FONT & AUDIO
DA orders Oregon City School District to release audio of illegal vote
A Clackamas County procecutor determined this week that the Oregon City School Board "exceeded the proper scope of the executive session" in voting not to fire an equestrian coach who recently was convicted on violations of state law.
As previously reported, Oregon City High School equestrian coach Angie Wacker appears to have written portions of the athletic director's investigatory report that led to the school board's decision. In January, Wacker was convicted on four violations of state law related to self-dealing.
Clackamas County Deputy District Attorney Brian R. Powell wrote that the Oregon City School District must disclose its investigatory report on Wacker to the public, along with the audio of the illegal portion of its closed-door meeting when elected officials voted to retain Wacker.
Listen to this portion of the meeting here:
Powell determined that secrecy protections of an executive session allowed by state law do not extend to a "final action" or "final decision" made by a public body during an executive session.
OCSD's December 2019 "decision would properly be categorized as a 'final decision' because that decision constituted the ultimate resolution of the matter concerning discipline of Ms. Wacker," Powell wrote.
OCSD received a Public Records Order from one of the district prosecutors representing Clackamas County during March's annual Sunshine Week, a nationwide celebration of access to public information that was launched in 2005 by the American Society of News Editors.
School district officials had tried to keep the information secret by rejecting this newspaper's request for an audio recording of the board meeting in which the elected officials voted to affirm the athletic director's findings.
On Dec. 16, 2019, OC's school board held an executive session to determine whether to overturn the administration's investigative findings and resolution regarding complaints against the equestrian coach.
At the conclusion of the executive session, there was a motion to adopt the findings of the investigative report and therefore take no disciplinary action against Wacker. That motion was seconded, voted on and passed, in a clear violation of state law.
School board members voted to retain Wacker despite state laws prohibiting such decisions during closed-door meetings. These board members are now the subject of a related Oregon Government Ethics Commission investigation into the board improperly taking the vote during a closed-door meeting, a violation of Oregon's open-meetings laws for which elected officials could receive civil penalties of up to $5,000 each.
Clackamas County's deputy district attorney said the school district incorrectly contended that its investigatory report of Wacker was exempt from public disclosure as a personnel record.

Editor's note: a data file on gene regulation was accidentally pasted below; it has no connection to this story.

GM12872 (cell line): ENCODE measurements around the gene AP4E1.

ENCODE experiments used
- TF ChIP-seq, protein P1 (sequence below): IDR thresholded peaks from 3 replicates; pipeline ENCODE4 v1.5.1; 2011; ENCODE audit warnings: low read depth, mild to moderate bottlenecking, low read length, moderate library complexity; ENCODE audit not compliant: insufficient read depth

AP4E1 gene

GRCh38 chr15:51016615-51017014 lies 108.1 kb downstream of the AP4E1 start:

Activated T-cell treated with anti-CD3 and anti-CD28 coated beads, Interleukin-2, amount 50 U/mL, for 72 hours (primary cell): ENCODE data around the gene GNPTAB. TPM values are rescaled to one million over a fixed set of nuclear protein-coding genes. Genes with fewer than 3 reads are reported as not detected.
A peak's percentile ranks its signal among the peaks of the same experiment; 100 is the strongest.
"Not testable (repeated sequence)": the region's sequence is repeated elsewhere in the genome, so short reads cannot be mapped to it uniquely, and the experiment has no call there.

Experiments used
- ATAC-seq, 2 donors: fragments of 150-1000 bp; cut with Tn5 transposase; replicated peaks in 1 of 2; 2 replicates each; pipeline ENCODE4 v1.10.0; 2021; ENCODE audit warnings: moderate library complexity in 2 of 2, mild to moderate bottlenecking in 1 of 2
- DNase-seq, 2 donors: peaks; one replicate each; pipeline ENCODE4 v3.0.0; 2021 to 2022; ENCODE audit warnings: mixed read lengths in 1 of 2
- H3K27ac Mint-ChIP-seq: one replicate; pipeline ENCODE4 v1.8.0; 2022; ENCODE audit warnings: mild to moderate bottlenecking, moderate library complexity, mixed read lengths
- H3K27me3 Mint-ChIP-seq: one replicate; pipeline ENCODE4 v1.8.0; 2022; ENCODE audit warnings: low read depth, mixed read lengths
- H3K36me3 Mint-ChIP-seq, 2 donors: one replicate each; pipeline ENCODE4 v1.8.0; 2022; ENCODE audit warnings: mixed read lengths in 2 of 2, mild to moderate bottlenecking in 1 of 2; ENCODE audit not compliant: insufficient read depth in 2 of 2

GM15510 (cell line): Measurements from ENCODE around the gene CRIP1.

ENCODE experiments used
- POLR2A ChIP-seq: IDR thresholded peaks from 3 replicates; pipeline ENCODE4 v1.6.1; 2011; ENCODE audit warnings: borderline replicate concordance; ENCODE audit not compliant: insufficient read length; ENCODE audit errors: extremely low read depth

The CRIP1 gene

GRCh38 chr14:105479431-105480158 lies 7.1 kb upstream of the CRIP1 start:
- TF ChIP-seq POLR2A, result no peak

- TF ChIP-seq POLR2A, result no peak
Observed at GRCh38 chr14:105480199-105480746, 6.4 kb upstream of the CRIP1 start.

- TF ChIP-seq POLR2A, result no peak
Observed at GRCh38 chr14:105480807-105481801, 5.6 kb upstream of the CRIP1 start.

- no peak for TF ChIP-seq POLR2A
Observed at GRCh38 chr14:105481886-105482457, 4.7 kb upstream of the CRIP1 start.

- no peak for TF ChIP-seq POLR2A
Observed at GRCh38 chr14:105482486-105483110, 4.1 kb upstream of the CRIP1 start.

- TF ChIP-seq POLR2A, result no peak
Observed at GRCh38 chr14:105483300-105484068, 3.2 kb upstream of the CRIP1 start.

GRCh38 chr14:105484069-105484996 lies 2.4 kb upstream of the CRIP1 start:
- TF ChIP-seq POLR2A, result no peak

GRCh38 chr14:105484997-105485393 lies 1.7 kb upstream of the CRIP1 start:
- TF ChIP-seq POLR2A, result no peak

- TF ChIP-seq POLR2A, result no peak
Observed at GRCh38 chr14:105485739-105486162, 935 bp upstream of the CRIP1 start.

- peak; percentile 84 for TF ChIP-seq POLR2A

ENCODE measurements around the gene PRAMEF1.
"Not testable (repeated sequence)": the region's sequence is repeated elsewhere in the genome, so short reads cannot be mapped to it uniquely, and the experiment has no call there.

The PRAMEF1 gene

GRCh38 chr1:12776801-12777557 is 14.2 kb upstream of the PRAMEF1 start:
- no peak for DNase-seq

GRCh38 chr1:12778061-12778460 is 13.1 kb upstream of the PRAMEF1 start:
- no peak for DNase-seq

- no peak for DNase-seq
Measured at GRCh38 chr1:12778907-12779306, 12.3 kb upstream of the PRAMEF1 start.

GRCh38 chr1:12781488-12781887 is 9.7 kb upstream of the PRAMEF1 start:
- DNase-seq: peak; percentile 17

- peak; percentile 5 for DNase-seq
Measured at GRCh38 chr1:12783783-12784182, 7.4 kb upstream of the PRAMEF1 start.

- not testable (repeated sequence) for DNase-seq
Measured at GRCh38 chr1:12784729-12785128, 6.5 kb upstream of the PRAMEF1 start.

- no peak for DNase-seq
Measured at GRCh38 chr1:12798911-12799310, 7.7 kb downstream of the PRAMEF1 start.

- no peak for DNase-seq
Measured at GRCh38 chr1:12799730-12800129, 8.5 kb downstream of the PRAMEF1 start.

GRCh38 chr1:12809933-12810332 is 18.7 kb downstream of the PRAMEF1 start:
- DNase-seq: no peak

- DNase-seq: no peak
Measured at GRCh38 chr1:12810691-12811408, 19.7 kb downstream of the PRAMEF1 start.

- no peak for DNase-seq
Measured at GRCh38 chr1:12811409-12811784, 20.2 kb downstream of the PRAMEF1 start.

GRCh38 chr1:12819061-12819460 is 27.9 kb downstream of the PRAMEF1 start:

District officials unsuccessfully tried to take advantage of an exemption to state laws generally supporting release of governmental information to the public that "is available only when a discipline action is taken, not when a public body declines to discipline the personnel at issue," Powell wrote.
Powell's decision supports the release of governmental employees' personnel files in Oregon that are of interest to the public.
"With the exception of personnel discipline actions, the remainder of personnel files are generally subject to disclosure if the content is responsive to a public records request," he wrote.
School board members voted to retain Wacker despite her alleged online bullying of students and OCHS Athletic Director Andy Jones' investigatory report's acknowledgment of "some evidence that social media posts should not have been made."
Responding to the complaints of 20 students, Jones said Wacker "received training on the effects and impact of poor social media habits."
Jones provided the report for the school board's December 2019 decision to retain Wacker, who apparently provided comments in her defense later lifted by Jones without attribution or changing pronouns for the report. It may remain unclear whether the school board members noticed these errors prior to their illegal vote, since the district attorney is allowing the school district to redact portions of the audio file of the meeting.
"At a minimum, the audio recording of the final vote and discussion immediately preceding the vote must be disclosed," the district prosecutor wrote.
Oregon City Superintendent Larry Didway wrote that the district attorney's decision was "very helpful and will assist school district personnel to properly disclose the appropriate material." The only thing the procescutor ordered redacted was the portion of the meeting with "statements of any persons who presented or testified at the executive session who were not school staff or elected officials," so the school district now has an opportunity to exceed its mandated minimum level of disclosure by reducing its secrecy in a matter of public interest.
According to the official OCSD Complaint Procedure the superintendent, not the athletic director, should have written the report prior to the school board hearing a formal appeal. District officials declined to answer this newspaper's question about why it appears that the district violated its own policy in the Wacker case.
Jones said his investigation was reviewed by Didway and OCHS Principal Carey Wilhelm, but both administrators seem to have missed Jones' errors indicating Wacker's participation in writing Jones' report.
For their alleged mishandling of the Wacker case, Didway, Wilhelm and Jones are under investigation by the state Teacher Standards and Practices Commission. Citing the ongoing investigation, district officials declined to comment about how all three of them did not notice various errors and correct them before the school board received the report.
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